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Carbon nanotubes show promise for high-speed genetic sequencing

n the current issue of Science, Stuart Lindsay, director of Arizona State University's Center for Single Molecule Biophysics at the Biodesign Institute, along with his colleagues, demonstrates the potential of a method in which a single-stranded ribbon of DNA is threaded through a carbon nanotube, producing voltage spikes that provide information about the passage of DNA bases as they pass through the tube - a process known as translocation.

Posted: Dec 31st, 2009

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Neue Nachwuchsgruppe am IFW Dresden

Am Leibniz-Institut fuer Festkoerper- und Werkstoffforschung Dresden (IFW) wird ab 1.1.2010 eine von der Deutschen Forschungsgemeinschaft (DFG) gefoerderte Emmy Noether-Nachwuchsgruppe eingerichtet. Mit dem auf 5 Jahre angelegten Projekt sollen die Wechselwirkungen der Elektronen erforscht und simuliert werden, die bei physikalischen Phaenomenen wie Supraleitung oder Magnetismus eine wichtige Rolle spielen.

Posted: Dec 29th, 2009

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New research could advance research field critical to personalized medicine

It's the ultimate goal in the treatment of cancer: tailoring a person's therapy based on his or her genetic makeup. While a lofty goal, scientists are steadily moving forward, rapidly exploiting new technologies. Researchers at Georgetown Lombardi Comprehensive Cancer Center report a significant advance in this field of research using a new chip that looks for hundreds of mutations in dozen of genes.

Posted: Dec 29th, 2009

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A 'fountain of youth' for stem cells?

Researchers from the University of Hong Kong and the Massachusetts Institute of Technology have published a study in the current issue of Cell Transplantation that explores ways to successfully keep stem cells 'forever young' during implantation by slowing their growth, differentiation and proliferation.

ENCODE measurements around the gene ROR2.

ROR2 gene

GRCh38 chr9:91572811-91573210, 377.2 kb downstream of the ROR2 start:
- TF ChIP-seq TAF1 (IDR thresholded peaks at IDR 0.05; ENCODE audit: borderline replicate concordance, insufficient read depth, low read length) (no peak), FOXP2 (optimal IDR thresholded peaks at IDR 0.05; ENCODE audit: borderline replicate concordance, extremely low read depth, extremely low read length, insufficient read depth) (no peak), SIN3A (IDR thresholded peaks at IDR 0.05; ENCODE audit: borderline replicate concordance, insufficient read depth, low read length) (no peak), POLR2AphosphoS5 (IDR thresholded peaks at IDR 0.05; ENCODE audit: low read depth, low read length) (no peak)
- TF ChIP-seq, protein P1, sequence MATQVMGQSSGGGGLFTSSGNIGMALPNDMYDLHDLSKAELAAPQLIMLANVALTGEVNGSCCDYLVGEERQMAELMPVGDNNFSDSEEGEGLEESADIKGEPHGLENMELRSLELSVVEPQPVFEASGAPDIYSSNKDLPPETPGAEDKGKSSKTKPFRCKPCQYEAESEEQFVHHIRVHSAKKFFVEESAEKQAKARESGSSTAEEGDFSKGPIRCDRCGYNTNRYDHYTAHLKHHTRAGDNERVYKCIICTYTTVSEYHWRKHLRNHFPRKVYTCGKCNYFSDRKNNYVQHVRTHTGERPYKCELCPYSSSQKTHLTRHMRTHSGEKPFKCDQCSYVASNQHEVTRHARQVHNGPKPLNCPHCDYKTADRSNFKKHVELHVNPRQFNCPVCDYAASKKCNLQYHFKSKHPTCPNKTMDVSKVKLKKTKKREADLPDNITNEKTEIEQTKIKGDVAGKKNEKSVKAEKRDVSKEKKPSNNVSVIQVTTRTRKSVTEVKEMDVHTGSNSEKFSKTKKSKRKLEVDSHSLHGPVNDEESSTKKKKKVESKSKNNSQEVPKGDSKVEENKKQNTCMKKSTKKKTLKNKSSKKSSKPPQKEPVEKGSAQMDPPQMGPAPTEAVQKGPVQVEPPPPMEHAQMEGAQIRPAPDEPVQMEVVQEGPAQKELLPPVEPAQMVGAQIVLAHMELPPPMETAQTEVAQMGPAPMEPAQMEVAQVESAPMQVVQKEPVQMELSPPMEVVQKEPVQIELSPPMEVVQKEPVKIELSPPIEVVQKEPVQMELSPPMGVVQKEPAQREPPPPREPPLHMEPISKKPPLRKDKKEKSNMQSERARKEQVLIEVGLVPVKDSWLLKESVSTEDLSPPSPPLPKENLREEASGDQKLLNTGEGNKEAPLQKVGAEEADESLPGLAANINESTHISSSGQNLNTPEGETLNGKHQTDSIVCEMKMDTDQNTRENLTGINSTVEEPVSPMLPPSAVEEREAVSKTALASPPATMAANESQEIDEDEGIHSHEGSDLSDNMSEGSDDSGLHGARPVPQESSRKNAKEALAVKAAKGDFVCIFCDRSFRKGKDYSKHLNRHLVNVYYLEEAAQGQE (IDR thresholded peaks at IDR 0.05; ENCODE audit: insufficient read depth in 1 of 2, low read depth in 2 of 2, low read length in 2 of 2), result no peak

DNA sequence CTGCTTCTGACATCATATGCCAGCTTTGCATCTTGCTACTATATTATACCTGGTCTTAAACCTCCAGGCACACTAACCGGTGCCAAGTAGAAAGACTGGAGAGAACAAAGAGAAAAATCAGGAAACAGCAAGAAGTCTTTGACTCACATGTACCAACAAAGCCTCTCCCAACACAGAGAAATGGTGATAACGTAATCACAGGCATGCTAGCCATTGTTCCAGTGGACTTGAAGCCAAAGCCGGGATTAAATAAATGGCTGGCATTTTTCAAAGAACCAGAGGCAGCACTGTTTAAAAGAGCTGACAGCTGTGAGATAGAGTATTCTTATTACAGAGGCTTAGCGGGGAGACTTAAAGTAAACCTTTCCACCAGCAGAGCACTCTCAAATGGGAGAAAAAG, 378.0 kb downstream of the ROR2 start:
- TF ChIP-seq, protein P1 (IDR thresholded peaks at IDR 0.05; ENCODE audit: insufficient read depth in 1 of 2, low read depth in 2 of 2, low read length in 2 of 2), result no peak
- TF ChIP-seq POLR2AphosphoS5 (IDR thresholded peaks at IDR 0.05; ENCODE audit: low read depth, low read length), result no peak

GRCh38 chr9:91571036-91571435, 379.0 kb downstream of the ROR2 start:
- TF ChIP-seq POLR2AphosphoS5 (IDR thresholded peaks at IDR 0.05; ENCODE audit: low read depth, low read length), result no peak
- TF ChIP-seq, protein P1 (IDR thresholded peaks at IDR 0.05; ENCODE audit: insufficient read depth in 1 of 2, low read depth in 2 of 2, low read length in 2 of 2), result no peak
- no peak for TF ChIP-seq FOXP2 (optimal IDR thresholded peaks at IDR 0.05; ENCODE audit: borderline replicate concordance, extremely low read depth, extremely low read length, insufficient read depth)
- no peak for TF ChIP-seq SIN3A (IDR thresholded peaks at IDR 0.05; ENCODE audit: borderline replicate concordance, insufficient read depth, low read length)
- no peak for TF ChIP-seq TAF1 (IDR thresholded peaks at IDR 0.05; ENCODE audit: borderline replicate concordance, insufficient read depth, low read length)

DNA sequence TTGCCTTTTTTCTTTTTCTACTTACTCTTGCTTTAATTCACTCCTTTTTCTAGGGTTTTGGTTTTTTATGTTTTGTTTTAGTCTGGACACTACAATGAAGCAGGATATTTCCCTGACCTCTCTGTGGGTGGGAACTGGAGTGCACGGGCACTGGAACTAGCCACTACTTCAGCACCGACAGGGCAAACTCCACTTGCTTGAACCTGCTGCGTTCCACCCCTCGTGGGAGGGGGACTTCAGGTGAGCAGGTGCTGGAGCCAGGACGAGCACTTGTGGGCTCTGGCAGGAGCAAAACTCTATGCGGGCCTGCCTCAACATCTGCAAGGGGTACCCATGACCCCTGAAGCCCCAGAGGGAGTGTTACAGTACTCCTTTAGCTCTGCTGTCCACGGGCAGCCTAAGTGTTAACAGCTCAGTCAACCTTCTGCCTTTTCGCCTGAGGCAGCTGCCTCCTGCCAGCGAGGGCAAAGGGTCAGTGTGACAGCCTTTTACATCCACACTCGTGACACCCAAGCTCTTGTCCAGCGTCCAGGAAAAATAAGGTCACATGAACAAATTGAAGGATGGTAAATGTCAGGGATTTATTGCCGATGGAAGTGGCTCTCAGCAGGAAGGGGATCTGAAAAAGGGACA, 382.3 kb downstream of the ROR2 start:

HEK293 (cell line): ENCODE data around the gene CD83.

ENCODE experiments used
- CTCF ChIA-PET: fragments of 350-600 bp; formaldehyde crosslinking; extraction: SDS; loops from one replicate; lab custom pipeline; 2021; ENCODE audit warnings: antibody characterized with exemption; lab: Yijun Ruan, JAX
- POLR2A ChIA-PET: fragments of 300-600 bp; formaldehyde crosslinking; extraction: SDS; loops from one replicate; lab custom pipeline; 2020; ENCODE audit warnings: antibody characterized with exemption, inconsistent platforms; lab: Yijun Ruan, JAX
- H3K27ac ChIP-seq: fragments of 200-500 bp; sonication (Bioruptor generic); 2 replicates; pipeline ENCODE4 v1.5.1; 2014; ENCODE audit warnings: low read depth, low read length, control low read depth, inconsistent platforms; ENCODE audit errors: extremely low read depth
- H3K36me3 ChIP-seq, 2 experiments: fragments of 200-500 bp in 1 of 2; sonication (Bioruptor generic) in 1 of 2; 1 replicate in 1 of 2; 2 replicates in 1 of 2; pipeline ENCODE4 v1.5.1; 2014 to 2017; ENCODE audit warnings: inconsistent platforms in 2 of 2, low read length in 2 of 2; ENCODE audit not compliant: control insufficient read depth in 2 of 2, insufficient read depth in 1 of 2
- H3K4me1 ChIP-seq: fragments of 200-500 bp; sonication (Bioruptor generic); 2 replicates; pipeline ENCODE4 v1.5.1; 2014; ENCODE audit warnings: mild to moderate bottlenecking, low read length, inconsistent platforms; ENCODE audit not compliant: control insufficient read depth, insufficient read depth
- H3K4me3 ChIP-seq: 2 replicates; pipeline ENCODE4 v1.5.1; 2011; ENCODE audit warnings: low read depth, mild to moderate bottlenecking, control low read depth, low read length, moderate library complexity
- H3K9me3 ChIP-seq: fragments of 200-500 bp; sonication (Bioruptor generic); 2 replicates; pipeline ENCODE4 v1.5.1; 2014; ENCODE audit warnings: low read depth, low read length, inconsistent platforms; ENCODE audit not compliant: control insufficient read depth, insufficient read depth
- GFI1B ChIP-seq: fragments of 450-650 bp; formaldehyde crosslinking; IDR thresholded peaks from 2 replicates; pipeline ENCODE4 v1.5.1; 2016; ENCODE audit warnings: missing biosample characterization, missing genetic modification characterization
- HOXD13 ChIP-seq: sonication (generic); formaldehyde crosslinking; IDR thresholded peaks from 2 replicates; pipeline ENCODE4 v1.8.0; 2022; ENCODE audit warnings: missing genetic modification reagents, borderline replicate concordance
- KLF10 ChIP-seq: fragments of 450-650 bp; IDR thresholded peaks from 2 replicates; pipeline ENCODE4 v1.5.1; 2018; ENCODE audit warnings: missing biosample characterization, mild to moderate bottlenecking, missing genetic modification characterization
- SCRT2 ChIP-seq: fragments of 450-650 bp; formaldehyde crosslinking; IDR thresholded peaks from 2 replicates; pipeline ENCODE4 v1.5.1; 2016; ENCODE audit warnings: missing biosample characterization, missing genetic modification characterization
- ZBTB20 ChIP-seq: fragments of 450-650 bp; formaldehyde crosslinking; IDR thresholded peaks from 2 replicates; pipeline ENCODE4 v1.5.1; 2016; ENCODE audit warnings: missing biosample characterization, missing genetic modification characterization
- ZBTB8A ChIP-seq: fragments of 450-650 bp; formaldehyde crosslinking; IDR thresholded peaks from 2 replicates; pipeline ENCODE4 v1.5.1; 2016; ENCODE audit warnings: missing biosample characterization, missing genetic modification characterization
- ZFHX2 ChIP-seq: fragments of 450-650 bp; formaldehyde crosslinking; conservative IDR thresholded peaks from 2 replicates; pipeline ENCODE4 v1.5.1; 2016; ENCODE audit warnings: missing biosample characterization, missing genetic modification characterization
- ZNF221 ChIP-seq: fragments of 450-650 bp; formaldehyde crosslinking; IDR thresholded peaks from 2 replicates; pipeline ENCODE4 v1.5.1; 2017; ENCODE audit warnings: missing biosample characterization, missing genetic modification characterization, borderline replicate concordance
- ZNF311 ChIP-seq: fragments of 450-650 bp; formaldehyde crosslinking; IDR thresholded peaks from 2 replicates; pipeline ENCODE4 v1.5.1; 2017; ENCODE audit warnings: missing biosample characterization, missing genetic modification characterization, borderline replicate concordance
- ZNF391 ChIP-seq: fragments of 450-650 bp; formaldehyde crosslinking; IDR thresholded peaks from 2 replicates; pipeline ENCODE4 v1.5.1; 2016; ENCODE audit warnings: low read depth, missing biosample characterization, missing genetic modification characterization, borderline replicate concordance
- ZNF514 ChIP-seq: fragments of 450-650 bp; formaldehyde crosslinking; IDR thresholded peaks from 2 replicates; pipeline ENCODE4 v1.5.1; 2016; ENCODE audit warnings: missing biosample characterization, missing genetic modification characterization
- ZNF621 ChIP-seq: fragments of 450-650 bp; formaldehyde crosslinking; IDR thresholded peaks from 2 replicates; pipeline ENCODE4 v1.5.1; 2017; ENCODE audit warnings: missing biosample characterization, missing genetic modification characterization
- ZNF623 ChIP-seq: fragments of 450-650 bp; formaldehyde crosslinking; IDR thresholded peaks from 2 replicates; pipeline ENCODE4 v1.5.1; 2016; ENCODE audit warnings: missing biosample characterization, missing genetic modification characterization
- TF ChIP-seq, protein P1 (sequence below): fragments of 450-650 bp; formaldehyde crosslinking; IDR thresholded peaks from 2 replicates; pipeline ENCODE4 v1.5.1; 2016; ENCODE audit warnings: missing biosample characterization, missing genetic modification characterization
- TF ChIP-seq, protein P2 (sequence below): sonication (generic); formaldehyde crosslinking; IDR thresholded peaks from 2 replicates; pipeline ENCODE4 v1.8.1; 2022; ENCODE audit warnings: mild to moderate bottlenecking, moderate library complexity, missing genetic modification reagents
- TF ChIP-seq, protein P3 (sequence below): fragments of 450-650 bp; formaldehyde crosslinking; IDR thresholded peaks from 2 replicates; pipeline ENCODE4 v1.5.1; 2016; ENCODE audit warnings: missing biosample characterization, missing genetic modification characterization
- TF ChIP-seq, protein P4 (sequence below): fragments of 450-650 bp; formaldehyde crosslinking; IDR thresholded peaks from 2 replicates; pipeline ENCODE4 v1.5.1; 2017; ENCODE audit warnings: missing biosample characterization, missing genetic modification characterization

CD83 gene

Posted: Dec 28th, 2009

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Microcapsules to combat climate change

Researchers from the Fraunhofer Institute for Solar Energy Systems ISE teamed up with BASF to develop an environmentally-friendly alternative to air-conditioning systems. The team of researchers was nominated for the German Future Prize for their innovation comprising a microencapsulated latent heat storage material for construction materials.

Posted: Dec 26th, 2009

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Splitting fluorescent protein helps image clusters in live cells

Half a protein is better than none, and in this case, it's way better than a whole one. A Rice University lab has discovered that dividing a particular fluorescent protein and using it as a tag is handy for analyzing the workings of live cells, particularly in the way they employ iron-sulfur clusters.

Posted: Dec 25th, 2009

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